The Maharashtra government has decided to extend the second phase of its flagship programme Jalyukta Shivar from 5,500 village to 6,500 villages, with gram panchayats mounting pressure on the government to consider the projects in their regions before monsoons.
District collectors have been told to be flexible in accommodating gram panchayats that have sent proposals to the Chief Minister’s Office (CMO) for the ongoing Jalyukta Shivar schemes. The chief minister has also urged them to relax the guidelines to open up more fodder camps and deploy more tankers to ensure sustained supply of water in the villages, sources said.
In the 2016-17 budget, the state allocated Rs 1,000 crore for water conservation projects. But pressure from villages to expand the schemes would mean greater financial allocations.
Chief Minister Devendra Fadnavis said that in several cases, villagers are ready to raise funds and provide all physical resources required to take the projects ahead, with the help of the district administrations.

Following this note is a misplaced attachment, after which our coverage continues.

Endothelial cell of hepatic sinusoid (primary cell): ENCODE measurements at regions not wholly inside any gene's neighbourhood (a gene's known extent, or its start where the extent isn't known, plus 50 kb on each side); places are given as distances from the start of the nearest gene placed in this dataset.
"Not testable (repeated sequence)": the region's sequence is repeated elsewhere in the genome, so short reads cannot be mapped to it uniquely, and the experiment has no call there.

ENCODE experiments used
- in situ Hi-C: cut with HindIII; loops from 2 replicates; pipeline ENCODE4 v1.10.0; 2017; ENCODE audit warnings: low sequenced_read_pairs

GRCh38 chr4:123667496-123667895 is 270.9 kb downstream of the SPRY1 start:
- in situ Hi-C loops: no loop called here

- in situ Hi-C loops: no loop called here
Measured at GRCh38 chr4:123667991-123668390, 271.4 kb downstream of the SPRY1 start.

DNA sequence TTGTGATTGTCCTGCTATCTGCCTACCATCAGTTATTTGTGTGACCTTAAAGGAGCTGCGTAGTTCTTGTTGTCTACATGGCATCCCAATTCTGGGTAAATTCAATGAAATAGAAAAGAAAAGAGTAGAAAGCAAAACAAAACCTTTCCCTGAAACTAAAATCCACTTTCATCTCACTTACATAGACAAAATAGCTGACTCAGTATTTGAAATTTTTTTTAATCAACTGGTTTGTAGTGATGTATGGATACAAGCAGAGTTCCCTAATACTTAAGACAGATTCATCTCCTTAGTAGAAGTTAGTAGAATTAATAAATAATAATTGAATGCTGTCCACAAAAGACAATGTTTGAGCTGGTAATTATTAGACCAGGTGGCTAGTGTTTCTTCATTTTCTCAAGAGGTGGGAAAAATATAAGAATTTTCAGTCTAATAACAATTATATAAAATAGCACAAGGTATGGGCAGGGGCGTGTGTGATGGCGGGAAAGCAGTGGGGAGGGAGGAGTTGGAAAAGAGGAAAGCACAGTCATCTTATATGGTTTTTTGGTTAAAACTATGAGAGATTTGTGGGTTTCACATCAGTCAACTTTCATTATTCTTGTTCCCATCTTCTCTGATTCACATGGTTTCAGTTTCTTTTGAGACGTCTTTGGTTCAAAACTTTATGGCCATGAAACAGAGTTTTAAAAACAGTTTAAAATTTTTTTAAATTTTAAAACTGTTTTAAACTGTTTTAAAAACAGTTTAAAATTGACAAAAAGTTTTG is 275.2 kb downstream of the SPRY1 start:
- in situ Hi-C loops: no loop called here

The villagers believe that once the monsoon sets in, additional water structures would be very helpful.
The Indian Railways, meanwhile, said they would provide necessary help to sustain water supply in drought-hit districts, such as Latur, through trains for the next two to three months.
At the end of the first phase of Jalyukta Shivar — for which an expenditure of Rs 1,600 crore was incurred — an estimated 24 TMC of additional water capacity has been created.
As a result, the government believes that moderate rains would help sustain agriculture activities across 2.5 lakh hectare of fields in 6,200 villages across Marathwada, Vidarbha, parts of Western and North Maharashtra.
Government officials also said that well recharge and farm ponds on demand would go a long way in mitigating the problems of drought in Maharashtra.